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Robert Boyle, The philosophical works (London, 1725), 3 vols, vol 2, plate III.
There are sixteen texts and one three-volume edition of the works of Robert Boyle in the library of Edward Worth. Of the individual titles, eleven bear the distinctive signature of Edward Worth’s father, John Worth (1648-1688). Worth senior was quite obviously an afficionado of the works of Boyle, and, given that he was Dean of St Patrick’s cathedral in Dublin, he collected some of Boyle’s texts dealing specifically with the interaction of science and theology: The excellency of theology, compar’d with natural philosophy (London, 1674); Possibility of the Resurrection (London, 1675) and the sixth edition of Seraphick love (London, 1678). But not all his choices were concerned with theological matters. It is clear that John Worth was as much if not more interested in Boyle’s scientific corpus, collecting the following works: Paradoxa hydrostatica novis experimentis (maximam partem physicis ac facilibus) evicta (Oxford, 1669); Experiments and considerations touching colours (London, 1670); Some considerations touching the usefulnesse of experimental natural philosophy. Part 1-3 (Oxford, 1671); An essay about the origine & virtues of gems (London, 1672); Essays of the strange subtilty determinate nature great efficacy of effluviums (London, 1673); Tracts about the hidden qualities of the air (London, 1674); Experiments, notes, &c. about the mechanical origine or production of divers particular qualities (London, 1676), and, more generally, A discourse of things above reason (London, 1681). When we look more closely we can see that John Worth was particularly assiduous in collecting Boyle’s output in the period 1674-1681, missing out on only one work published by Boyle during this period, the Degradation of Gold (London, 1678). It was shortly after this that John Worth became a member of the Dublin Philosophical Society and, though not a very active member, was evidently a keen reader of Boyle and the works emanating out of the Royal Society.
But if the majority of Boyle’s works in the Worth Library belonged to John Worth, it is likewise clear that Edward was himself a keen collector of Boyle’s texts. Other texts by Boyle in the collection quite definitely did not belong to John Worth but reflect a continuing interest by Edward. The most obvious examples of these are the texts printed after John Worth’s death in 1688: the 1692 London printing of General heads for the natural history of a country and the 1725 three-volume epitome by Peter Shaw. Apart from these there are earlier texts which reflect an early (and continuing) interest by Edward Worth. Here, unlike his father’s collection, which Edward inherited on his death, the focus was resolutely on Boyle as scientist for Edward Worth was atypically uninterested in mainstream theology (or, indeed, theology in any form). The collection of works belonging to Edward Worth contained the following individual texts, in chronological order: The sceptical chymist (London, 1661); Noctiluca aeria (London, 1682); Tentamen Porologicum (London, 1684); and, finally, Short memoirs for the natural experimental history of mineral waters (London, 1685).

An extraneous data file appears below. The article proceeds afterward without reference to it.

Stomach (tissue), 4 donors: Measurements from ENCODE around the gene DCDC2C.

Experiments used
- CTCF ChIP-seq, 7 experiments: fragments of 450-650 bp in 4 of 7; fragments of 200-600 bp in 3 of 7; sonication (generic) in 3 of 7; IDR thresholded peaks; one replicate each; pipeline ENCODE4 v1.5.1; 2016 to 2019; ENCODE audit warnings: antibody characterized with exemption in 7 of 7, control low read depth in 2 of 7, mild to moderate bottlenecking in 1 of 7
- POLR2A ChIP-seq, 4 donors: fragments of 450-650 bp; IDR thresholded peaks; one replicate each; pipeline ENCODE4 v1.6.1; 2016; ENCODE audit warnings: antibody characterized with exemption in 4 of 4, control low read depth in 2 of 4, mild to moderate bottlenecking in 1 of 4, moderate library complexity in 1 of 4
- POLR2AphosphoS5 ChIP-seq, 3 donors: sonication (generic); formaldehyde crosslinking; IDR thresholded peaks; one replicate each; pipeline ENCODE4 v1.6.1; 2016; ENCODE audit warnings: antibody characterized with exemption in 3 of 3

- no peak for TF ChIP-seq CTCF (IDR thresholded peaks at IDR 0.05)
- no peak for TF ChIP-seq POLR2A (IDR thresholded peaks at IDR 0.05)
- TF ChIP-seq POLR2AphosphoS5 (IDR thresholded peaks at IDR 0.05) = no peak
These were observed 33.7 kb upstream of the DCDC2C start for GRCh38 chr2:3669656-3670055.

The three themes of the Boylean programme elucidated by Michael Hunter in Boyle Between God and Science (2009) are readily visible in this collection. The first theme, which emphasised the importance of experimental method, had been investigated in The Usefulness of Natural Philosophy (1664, 1671). The second, with its emphasis on actual experiments was amply demonstrated by the Experimental History of Colours which had originally been published in 1663. The final theme of the Boylean programme, the linking of experimental method and a corpuscularian philosophy is present in The Sceptical Chymist. The variety and range of Boyle’s output was both enticing and daunting: Worth’s copy of the three-volume epitome by Peter Shaw, printed at London in 1725, was perhaps the most popular attempt at a categorization of Boyle’s thought during Worth’s lifetime. Its titlepage reminds us of the range of Boyle’s writings: The Philosophical Works of the Honourable Robert Boyle Esq; Abridged, methodized, and disposed under the General Heads of Physics, Statics, Pneumatics, Natural History, Chymistry, and Medicine (London, 1725).
Bensaude-Vincent, Bernadette and Stengers, Isabelle (1996), A History of Chemistry (Harvard).
Clericuzio, Antonio (2000), Elements, Principles and Corpuscles. A Study of Atomism and Chemistry in the Seventeenth Century (Kluwer).
Fulton, John F. (1961) A Bibliography of the Honourable Robert Boyle Fellow of the Royal Society (Oxford).
Hunter, Michael (ed.) (1994) Robert Boyle Reconsidered (Cambridge).
Hunter, Michael (2004), ‘Boyle, Robert (1627–1691)’, Oxford Dictionary of National Biography (Oxford University Press).
Hunter, Michael (2009), Boyle Between God and Science (Yale).
Hunter, Michael (2010), ‘Robert Boyle and the uses of print’, in Danielle Westerhof (ed.) The Alchemy of Medicine and Print (Dublin: Four Courts Press), pp 110-124.
Moran, Bruce T. (2005), Distilling Knowledge. Alchemy, Chemistry and the Scientific Revoluton (Harvard).by